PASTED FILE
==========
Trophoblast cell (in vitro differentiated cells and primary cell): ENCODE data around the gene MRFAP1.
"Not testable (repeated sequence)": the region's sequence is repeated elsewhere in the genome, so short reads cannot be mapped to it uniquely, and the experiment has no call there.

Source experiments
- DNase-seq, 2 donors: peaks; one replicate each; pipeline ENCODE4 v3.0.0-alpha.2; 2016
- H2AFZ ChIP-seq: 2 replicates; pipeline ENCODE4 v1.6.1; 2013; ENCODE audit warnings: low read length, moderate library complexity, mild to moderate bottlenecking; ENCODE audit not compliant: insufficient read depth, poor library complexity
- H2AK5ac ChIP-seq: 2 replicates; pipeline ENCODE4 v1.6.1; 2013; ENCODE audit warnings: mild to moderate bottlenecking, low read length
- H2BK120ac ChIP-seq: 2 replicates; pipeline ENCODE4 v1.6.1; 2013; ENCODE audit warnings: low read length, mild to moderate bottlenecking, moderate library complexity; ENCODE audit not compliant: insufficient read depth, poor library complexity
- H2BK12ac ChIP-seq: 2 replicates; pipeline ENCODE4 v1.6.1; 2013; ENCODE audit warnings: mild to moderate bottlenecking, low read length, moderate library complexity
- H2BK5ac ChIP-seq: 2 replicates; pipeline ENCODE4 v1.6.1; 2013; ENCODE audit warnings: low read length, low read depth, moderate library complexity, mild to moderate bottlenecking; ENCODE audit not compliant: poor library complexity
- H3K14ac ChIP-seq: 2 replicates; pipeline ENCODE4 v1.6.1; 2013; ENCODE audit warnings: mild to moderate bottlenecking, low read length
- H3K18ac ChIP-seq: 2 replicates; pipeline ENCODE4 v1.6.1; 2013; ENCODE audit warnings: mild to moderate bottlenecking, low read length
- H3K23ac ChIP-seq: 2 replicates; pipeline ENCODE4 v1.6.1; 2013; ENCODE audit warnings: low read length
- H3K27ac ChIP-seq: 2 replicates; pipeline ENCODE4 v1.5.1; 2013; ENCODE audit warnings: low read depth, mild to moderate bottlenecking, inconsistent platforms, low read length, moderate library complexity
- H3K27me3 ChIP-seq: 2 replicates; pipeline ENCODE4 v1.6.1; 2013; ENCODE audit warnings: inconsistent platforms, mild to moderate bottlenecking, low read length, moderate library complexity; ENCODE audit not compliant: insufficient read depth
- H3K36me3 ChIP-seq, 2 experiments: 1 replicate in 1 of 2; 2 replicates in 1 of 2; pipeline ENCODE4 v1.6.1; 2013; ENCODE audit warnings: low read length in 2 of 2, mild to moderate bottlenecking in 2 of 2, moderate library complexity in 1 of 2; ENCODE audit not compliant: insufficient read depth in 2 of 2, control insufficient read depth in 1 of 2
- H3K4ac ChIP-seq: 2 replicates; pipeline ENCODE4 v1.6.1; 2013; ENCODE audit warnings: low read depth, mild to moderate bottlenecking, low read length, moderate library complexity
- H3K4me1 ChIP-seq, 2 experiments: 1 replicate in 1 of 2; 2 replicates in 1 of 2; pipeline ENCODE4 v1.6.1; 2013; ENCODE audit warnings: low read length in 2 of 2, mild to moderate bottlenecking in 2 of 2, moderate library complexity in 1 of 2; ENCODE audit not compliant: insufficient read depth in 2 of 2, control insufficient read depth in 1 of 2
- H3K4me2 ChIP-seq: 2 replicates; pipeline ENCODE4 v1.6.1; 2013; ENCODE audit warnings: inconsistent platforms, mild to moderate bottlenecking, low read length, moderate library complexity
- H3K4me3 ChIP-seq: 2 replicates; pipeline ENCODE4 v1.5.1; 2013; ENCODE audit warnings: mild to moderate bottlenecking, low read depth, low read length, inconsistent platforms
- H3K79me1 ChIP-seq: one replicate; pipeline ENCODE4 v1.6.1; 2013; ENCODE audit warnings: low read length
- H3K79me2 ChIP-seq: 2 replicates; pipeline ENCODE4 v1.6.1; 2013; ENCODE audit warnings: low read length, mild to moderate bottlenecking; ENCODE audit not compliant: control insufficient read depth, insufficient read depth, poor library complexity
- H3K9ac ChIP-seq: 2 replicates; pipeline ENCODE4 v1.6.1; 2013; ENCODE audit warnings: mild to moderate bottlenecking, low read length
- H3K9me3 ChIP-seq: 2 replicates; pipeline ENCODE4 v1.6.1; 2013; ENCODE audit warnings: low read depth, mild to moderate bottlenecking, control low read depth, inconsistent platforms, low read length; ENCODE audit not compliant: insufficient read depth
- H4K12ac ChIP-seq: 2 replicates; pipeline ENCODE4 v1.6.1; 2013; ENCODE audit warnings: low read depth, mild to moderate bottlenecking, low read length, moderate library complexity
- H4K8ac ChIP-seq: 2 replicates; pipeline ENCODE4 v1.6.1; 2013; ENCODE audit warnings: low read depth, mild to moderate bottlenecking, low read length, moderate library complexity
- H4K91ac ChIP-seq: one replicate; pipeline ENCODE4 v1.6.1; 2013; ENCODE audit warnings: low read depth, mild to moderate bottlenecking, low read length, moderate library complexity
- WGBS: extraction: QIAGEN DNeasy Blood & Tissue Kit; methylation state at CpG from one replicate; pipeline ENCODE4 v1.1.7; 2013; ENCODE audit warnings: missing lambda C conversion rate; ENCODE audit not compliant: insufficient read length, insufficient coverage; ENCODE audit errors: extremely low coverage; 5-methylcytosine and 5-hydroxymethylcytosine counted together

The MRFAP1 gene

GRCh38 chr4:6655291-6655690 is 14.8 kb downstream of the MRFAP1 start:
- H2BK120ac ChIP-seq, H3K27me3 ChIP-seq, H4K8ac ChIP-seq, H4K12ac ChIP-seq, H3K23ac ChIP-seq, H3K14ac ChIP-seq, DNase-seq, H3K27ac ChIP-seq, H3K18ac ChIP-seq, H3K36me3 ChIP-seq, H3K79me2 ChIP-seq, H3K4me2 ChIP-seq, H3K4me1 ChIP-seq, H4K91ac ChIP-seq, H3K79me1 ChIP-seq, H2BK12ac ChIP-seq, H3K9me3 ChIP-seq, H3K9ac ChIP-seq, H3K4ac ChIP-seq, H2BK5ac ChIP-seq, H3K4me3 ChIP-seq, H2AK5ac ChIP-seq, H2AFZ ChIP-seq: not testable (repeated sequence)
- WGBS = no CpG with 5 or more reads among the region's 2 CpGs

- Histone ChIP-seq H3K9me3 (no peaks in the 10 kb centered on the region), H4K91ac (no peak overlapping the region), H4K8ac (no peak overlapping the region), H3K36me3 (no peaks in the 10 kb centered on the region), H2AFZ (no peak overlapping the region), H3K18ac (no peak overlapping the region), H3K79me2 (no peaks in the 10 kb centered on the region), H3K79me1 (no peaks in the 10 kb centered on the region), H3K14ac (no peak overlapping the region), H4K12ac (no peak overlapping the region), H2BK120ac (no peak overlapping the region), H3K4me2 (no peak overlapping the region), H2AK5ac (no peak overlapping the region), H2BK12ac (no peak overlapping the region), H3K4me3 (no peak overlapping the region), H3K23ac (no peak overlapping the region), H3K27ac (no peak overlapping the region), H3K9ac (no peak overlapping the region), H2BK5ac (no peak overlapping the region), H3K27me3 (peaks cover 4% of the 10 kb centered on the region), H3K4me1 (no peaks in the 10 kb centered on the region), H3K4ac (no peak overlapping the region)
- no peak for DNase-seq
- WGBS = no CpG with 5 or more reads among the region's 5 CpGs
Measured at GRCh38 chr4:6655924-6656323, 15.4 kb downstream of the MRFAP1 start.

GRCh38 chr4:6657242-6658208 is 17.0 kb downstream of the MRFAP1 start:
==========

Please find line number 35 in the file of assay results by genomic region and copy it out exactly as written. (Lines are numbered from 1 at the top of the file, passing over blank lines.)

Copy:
Measured at GRCh38 chr4:6655924-6656323, 15.4 kb downstream of the MRFAP1 start.